Another memorable profile for Goldstein is food enthusiast, cookbook author and television personality Nigella Lawson, who “comes from a fascinating Jewish family.” Lawson’s father, for example, became British prime minister Margaret Thatcher’s chancellor of the exchequer, and her maternal grandfather was a member of the catering corps’ famine relief during the Second World War. Moreover, research undertaken by Lawson at the Imperial War Museum indicates that he may have been attached to one of the regiments that liberated the German concentration camp Bergen-Belsen.
“I’m constantly researching – all the time. I’m reading, reading, reading,” said Goldstein about her inspiration. “Because I come from a TV/researcher background, and as a publicist, I always look for information that other journalists might not find.”
Goldstein points to her well-earned reputation as an arts writer, as well as Mashu Mashu’s mission and established success to date, for her ability to secure interviews with high-profile personalities, including William Shatner and Christopher Plummer. That, and, “I never give up. If someone says no, it’s no for now, not necessarily in the future. I’m persistent and persistence pays off!”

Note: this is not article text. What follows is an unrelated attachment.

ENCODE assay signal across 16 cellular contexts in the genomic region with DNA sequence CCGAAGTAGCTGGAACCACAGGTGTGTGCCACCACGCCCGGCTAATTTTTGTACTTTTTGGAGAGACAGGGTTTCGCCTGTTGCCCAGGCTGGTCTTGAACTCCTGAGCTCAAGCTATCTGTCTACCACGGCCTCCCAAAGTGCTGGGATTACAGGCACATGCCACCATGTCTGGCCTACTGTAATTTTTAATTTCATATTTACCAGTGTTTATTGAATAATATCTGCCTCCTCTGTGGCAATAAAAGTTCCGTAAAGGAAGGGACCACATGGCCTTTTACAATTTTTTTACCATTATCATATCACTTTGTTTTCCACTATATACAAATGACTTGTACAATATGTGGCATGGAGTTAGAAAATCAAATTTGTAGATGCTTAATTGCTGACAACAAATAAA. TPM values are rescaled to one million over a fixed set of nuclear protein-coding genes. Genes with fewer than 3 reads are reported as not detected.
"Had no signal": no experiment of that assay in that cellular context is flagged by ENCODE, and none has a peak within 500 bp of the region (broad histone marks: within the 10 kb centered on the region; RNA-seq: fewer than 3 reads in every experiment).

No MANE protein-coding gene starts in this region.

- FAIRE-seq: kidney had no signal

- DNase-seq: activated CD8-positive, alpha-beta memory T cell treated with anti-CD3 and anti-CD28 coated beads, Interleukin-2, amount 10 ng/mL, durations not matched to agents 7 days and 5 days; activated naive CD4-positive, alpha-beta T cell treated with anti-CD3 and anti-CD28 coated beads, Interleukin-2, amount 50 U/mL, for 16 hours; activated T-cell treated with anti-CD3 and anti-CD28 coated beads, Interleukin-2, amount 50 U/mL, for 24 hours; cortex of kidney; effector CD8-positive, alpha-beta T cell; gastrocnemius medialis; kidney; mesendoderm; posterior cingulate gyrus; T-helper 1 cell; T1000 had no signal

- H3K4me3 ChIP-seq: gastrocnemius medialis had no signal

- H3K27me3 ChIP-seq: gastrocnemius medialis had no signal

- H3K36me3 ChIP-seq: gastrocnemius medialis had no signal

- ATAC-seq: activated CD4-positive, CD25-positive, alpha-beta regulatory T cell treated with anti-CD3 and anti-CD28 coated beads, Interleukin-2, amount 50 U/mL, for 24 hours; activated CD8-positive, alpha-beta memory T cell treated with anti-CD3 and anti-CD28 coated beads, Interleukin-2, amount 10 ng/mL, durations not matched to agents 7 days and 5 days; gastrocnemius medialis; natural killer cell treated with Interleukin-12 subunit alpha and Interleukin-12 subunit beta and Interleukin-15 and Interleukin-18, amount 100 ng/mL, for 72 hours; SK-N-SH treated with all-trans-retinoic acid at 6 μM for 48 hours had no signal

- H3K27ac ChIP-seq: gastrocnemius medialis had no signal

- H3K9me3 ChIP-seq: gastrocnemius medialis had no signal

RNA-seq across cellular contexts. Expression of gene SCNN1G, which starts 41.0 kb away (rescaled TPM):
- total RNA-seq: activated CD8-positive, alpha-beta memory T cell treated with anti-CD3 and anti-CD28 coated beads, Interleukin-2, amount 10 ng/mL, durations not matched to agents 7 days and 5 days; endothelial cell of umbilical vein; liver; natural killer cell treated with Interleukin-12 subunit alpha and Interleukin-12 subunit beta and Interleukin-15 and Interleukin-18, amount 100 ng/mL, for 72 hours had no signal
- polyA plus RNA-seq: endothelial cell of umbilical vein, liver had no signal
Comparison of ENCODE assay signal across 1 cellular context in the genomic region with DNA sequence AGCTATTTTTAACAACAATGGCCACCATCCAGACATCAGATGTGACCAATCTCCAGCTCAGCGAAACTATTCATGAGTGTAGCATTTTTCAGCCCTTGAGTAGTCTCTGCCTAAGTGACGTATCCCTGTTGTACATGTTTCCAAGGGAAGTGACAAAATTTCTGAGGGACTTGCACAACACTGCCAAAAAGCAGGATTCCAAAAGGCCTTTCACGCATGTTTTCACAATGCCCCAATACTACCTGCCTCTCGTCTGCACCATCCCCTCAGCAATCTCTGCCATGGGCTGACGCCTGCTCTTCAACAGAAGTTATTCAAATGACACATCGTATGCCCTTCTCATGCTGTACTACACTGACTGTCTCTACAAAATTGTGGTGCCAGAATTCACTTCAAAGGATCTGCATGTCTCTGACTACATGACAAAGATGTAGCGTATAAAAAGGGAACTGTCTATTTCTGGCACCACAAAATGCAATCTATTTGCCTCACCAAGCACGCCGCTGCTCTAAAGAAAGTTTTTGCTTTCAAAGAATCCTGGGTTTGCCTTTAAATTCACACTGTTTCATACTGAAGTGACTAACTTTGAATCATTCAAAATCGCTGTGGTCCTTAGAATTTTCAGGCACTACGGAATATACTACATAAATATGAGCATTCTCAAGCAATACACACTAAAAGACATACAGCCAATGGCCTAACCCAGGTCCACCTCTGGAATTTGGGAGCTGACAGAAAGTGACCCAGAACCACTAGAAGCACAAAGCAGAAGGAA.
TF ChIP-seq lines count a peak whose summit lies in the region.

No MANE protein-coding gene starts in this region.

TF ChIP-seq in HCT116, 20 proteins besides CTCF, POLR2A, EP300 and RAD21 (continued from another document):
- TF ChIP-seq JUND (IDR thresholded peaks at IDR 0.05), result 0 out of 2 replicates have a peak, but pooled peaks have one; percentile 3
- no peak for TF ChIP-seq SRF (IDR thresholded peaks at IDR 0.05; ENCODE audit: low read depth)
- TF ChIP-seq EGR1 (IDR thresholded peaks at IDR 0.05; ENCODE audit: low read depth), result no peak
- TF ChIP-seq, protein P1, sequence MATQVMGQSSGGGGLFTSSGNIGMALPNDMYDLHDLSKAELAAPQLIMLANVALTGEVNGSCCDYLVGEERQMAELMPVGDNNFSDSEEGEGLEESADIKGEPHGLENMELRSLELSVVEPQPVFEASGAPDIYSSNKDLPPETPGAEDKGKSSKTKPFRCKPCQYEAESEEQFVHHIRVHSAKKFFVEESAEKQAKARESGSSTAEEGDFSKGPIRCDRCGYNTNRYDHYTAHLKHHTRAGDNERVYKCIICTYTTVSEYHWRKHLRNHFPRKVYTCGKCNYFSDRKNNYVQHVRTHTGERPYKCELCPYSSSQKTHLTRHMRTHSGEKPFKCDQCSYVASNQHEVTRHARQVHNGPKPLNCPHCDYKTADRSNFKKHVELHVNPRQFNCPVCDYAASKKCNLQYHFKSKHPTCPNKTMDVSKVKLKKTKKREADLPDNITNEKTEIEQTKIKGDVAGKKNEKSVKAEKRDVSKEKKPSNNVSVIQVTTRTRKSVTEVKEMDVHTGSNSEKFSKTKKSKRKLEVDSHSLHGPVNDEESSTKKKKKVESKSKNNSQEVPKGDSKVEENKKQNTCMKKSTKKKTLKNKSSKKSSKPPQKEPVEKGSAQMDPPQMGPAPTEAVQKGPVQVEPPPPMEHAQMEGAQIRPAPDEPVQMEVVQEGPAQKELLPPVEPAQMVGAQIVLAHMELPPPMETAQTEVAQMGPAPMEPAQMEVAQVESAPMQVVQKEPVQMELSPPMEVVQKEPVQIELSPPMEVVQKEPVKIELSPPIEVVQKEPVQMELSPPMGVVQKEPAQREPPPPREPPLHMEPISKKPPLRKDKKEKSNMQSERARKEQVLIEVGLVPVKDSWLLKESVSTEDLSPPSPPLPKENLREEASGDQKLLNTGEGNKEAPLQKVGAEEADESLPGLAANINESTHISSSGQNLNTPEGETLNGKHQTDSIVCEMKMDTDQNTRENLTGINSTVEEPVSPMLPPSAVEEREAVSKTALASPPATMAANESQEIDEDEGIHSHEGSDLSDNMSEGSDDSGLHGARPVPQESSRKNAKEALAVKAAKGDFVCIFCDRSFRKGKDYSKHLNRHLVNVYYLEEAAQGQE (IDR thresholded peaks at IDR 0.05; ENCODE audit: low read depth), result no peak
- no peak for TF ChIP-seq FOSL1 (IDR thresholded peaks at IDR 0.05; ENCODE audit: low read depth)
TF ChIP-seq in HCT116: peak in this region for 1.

Goldstein posts new features on Mashu Mashu approximately twice a week, depending on the amount of research the piece involves or “how quickly things come up.”
Her posts attract readers – Jewish and non-Jewish – “from all over!” According to the analytics, the magazine has readers from across North America, in Europe, notably the United Kingdom, Israel, Australia, South Africa and South America. The site also has “likes” from countries across the Middle East, including Iraq, Qatar, Egypt and Jordan. Goldstein noted that her piece about Vancouver painter Joyce Ozier’s depiction of the Jewish legacy of the village of Chefchaouen gained traction among readers in Morocco. Her interview with the star of the Israeli television series Fauda caught the eyes of readers from the United Arab Emirates, as did her piece on luxury floating homes.
Beyond Mashu Mashu’s global reach, another point of pride for Goldstein is the large, colorful photographs that accompany each of her pieces. No longer constrained by the space limitations she had when writing for print media, Goldstein delights in her newfound freedom to include “huge” pictures that dramatically complement her features. “They’re so important,” she said. “If you just have reams of copy, who’s going to be interested?”
As Mashu Mashu (mashumashu.com) enters its second year, Goldstein reflects on the niche the site fills by providing an international audience with contemporary, modern stories and features – whether on design, food, film, photography – that have a Jewish twist (and often a Vancouver connection). She genuinely enjoys researching and profiling people and expositions, and discovering new links to stories.
“That’s what excites me – to make all these connections!”
Alexis Pavlich is a Vancouver freelance writer.